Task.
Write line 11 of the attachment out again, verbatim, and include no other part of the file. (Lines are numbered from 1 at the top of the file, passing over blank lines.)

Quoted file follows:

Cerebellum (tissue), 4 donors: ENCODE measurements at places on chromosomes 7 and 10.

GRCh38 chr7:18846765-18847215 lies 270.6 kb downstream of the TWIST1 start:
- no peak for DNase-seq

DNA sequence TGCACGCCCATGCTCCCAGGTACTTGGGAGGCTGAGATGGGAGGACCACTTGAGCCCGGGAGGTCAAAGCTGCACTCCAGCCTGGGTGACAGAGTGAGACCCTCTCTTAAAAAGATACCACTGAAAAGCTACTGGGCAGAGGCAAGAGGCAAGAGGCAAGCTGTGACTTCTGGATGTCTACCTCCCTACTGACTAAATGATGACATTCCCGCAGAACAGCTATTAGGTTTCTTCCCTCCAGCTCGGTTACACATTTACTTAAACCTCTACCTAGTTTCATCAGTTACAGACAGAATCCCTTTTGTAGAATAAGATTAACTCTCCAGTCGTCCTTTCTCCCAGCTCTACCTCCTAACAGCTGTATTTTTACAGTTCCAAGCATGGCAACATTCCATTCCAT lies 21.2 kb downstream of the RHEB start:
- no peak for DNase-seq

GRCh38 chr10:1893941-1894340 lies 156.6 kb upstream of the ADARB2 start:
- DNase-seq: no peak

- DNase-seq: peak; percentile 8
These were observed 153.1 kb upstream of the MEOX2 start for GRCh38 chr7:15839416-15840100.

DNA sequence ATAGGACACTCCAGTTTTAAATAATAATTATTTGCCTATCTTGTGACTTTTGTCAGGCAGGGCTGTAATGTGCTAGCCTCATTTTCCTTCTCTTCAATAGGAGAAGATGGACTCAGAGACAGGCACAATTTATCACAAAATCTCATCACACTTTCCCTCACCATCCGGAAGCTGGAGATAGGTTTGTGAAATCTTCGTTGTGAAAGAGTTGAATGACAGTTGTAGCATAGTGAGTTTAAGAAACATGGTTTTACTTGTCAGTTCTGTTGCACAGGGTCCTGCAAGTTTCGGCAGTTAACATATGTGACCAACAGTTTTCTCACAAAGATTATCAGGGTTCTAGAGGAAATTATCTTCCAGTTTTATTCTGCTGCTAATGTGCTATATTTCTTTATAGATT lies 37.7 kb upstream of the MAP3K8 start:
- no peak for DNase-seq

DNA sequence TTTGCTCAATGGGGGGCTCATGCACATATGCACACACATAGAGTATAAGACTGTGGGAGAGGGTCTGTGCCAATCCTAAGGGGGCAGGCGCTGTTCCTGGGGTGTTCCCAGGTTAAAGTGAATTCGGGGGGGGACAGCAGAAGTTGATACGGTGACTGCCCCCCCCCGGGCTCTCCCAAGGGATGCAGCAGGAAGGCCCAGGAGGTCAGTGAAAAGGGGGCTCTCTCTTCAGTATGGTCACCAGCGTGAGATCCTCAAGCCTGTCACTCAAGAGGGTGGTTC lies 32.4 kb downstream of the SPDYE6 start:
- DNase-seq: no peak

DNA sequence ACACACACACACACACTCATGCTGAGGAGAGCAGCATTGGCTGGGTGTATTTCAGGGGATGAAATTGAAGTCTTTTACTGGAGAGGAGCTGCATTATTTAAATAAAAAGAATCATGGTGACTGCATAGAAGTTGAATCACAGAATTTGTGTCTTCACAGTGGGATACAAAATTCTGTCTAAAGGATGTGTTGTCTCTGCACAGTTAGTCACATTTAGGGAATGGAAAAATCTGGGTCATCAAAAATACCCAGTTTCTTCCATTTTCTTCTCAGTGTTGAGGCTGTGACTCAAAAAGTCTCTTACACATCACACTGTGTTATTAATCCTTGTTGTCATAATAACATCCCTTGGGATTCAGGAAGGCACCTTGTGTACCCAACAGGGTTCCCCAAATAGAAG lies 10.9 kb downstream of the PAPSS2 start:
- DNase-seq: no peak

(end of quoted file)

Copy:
- no peak for DNase-seq